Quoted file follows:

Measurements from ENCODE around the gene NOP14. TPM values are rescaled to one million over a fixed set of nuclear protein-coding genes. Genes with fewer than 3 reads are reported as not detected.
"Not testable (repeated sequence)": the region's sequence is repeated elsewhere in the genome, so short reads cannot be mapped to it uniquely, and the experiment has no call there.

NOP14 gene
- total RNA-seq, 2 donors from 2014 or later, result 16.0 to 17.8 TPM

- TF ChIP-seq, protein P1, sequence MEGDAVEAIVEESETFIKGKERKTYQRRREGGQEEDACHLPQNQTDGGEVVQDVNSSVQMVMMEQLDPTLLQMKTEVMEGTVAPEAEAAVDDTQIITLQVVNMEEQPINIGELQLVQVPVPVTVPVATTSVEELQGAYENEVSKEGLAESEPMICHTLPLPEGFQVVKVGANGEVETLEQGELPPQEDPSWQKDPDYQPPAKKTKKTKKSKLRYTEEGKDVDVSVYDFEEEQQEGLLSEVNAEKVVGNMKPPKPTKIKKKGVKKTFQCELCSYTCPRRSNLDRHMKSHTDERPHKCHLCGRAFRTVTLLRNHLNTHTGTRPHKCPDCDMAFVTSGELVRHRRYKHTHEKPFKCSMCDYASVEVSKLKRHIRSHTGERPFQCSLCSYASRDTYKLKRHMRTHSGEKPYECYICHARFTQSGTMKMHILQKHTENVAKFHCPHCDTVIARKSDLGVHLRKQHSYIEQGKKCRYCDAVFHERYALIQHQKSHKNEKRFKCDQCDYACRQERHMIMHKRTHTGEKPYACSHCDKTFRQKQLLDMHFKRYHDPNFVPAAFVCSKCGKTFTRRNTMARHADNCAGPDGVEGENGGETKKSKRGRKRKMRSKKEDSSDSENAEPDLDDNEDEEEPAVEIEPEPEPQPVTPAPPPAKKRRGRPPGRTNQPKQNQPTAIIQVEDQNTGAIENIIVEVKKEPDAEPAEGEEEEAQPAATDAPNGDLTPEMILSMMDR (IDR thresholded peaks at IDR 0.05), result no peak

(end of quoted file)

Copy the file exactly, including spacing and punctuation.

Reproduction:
Measurements from ENCODE around the gene NOP14. TPM values are rescaled to one million over a fixed set of nuclear protein-coding genes. Genes with fewer than 3 reads are reported as not detected.
"Not testable (repeated sequence)": the region's sequence is repeated elsewhere in the genome, so short reads cannot be mapped to it uniquely, and the experiment has no call there.

NOP14 gene
- total RNA-seq, 2 donors from 2014 or later, result 16.0 to 17.8 TPM

- TF ChIP-seq, protein P1, sequence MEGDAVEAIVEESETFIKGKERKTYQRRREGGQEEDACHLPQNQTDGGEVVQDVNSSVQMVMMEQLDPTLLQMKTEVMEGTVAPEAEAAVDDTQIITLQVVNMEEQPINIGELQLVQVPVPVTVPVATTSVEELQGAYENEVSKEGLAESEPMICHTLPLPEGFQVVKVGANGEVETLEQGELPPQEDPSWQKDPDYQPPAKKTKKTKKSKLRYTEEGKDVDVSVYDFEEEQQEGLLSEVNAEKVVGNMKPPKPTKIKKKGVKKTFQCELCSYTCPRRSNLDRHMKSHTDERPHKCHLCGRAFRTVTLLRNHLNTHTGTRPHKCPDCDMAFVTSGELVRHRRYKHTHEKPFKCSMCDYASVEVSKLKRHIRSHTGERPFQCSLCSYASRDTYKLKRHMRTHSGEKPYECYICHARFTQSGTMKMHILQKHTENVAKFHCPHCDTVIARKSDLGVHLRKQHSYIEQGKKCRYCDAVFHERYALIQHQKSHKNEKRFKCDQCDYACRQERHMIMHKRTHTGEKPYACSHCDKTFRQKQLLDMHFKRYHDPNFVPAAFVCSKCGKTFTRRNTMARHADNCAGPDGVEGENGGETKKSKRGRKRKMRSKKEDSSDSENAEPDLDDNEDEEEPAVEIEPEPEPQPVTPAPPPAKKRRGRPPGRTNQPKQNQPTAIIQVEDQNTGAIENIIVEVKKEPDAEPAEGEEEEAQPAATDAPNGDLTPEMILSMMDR (IDR thresholded peaks at IDR 0.05), result no peak